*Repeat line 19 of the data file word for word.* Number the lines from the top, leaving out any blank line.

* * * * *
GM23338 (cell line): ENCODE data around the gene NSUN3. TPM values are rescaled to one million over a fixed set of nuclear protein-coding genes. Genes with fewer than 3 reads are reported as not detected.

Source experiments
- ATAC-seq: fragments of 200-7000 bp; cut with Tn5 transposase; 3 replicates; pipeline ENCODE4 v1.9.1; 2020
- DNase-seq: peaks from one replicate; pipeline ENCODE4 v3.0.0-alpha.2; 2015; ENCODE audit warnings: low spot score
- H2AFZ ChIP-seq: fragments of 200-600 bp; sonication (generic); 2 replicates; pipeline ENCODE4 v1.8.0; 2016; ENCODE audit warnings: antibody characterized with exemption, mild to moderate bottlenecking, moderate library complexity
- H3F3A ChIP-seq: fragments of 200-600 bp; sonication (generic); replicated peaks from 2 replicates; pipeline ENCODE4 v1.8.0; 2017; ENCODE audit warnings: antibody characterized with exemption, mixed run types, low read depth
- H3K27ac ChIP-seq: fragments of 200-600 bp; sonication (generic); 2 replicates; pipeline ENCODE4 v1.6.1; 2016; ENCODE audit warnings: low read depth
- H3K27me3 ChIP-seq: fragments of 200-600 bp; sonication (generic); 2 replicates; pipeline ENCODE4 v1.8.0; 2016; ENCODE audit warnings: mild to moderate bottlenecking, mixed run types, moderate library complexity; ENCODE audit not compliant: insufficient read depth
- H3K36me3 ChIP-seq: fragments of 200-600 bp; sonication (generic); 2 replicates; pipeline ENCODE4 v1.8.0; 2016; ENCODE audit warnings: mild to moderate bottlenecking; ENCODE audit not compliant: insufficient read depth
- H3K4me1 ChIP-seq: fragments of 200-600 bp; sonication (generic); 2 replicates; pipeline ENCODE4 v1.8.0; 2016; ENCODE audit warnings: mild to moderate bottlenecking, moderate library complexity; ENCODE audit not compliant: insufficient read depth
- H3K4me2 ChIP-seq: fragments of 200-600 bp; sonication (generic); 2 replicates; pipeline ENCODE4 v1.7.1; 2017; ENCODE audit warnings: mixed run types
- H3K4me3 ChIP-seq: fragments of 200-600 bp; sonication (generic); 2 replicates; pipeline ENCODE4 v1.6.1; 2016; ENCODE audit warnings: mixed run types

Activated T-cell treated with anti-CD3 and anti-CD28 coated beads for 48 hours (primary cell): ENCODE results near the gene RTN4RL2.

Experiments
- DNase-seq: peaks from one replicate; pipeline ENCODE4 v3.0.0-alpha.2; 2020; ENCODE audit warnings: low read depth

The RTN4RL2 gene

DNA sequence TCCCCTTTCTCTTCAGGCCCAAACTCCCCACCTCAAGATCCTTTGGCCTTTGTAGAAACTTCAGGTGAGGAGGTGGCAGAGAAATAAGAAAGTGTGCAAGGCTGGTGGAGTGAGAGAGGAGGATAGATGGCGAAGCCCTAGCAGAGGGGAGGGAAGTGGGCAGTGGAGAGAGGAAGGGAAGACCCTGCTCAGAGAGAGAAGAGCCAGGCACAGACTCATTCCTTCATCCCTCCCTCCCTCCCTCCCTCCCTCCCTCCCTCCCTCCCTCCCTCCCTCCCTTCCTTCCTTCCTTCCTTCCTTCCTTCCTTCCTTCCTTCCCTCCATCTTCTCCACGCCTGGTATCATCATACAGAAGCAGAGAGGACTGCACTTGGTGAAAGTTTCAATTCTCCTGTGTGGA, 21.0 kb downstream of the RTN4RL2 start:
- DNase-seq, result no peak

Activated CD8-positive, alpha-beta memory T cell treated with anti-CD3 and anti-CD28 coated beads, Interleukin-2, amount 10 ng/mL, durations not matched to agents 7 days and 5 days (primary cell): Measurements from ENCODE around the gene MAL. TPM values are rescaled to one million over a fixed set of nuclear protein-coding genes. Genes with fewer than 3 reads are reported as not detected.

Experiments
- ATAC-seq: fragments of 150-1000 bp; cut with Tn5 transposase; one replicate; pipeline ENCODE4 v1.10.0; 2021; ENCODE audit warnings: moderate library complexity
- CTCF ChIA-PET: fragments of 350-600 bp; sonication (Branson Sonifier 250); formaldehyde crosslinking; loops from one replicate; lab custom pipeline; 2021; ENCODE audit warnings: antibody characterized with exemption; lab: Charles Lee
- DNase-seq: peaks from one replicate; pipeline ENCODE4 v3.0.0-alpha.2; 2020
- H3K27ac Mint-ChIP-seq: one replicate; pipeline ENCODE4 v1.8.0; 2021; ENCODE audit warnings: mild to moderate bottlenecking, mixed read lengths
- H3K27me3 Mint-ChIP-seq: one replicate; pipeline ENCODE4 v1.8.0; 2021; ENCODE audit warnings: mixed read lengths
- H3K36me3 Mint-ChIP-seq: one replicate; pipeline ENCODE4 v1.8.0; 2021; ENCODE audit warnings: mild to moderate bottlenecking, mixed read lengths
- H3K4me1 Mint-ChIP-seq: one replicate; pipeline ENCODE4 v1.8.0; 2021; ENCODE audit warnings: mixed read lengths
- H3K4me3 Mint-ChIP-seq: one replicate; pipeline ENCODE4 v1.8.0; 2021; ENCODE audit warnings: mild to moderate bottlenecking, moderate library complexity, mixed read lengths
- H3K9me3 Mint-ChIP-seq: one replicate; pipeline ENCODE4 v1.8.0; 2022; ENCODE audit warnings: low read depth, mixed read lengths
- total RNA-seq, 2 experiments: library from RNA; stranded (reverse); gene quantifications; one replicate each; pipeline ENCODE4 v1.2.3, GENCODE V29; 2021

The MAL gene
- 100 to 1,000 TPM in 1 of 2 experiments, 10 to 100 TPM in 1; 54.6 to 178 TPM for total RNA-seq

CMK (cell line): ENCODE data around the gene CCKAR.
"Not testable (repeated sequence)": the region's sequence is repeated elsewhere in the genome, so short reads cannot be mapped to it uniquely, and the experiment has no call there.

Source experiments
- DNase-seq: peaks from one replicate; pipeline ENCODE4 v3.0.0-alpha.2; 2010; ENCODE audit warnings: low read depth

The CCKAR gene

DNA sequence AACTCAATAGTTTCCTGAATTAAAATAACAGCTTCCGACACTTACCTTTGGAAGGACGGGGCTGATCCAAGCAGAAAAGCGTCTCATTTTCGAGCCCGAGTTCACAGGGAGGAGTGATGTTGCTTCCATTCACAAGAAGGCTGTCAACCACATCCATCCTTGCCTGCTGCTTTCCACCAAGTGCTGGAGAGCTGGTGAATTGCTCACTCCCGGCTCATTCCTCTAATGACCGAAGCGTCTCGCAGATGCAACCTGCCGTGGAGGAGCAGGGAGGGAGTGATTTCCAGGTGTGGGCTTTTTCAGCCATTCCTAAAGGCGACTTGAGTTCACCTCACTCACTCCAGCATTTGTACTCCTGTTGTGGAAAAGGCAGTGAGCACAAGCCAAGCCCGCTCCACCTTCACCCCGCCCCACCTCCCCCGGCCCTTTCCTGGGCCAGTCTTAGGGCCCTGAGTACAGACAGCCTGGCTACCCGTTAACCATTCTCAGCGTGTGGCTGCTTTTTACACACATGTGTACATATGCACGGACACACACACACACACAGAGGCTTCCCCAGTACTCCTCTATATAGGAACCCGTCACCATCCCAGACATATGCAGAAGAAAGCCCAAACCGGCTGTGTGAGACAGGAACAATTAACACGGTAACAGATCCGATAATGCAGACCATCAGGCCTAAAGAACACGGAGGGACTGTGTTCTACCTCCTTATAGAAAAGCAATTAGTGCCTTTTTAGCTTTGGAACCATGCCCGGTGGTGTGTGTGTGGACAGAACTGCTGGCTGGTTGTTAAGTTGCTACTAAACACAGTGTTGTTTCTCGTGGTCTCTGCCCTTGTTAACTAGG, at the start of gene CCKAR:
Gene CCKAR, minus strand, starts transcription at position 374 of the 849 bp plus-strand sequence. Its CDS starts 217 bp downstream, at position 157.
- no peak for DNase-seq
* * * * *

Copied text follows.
Activated CD8-positive, alpha-beta memory T cell treated with anti-CD3 and anti-CD28 coated beads, Interleukin-2, amount 10 ng/mL, durations not matched to agents 7 days and 5 days (primary cell): Measurements from ENCODE around the gene MAL. TPM values are rescaled to one million over a fixed set of nuclear protein-coding genes. Genes with fewer than 3 reads are reported as not detected.